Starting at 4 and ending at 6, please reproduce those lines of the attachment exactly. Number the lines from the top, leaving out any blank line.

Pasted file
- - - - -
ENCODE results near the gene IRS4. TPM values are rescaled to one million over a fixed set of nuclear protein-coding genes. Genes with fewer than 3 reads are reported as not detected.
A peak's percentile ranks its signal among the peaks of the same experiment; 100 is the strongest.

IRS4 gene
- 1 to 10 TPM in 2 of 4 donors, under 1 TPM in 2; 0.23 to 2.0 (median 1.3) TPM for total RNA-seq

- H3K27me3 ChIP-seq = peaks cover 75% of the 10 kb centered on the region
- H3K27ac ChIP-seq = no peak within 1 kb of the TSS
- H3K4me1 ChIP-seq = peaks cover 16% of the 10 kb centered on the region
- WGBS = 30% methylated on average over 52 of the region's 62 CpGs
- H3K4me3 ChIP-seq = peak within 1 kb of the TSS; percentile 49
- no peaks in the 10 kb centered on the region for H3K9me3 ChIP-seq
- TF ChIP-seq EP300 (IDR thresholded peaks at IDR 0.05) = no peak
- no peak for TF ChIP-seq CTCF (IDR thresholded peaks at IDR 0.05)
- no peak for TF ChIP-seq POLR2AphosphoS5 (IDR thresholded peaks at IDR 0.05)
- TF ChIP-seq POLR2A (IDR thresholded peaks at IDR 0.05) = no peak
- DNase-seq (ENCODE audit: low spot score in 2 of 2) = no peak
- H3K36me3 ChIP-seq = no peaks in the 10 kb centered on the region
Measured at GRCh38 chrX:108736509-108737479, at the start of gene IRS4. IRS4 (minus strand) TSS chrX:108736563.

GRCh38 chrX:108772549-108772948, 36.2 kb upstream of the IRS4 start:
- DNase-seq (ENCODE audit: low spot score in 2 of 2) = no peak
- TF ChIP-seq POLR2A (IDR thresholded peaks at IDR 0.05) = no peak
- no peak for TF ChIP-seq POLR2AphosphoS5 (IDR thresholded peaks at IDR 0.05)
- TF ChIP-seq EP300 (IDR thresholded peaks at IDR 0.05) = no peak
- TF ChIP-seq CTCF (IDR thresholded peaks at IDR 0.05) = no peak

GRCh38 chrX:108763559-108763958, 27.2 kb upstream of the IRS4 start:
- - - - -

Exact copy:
- 1 to 10 TPM in 2 of 4 donors, under 1 TPM in 2; 0.23 to 2.0 (median 1.3) TPM for total RNA-seq

- H3K27me3 ChIP-seq = peaks cover 75% of the 10 kb centered on the region
- H3K27ac ChIP-seq = no peak within 1 kb of the TSS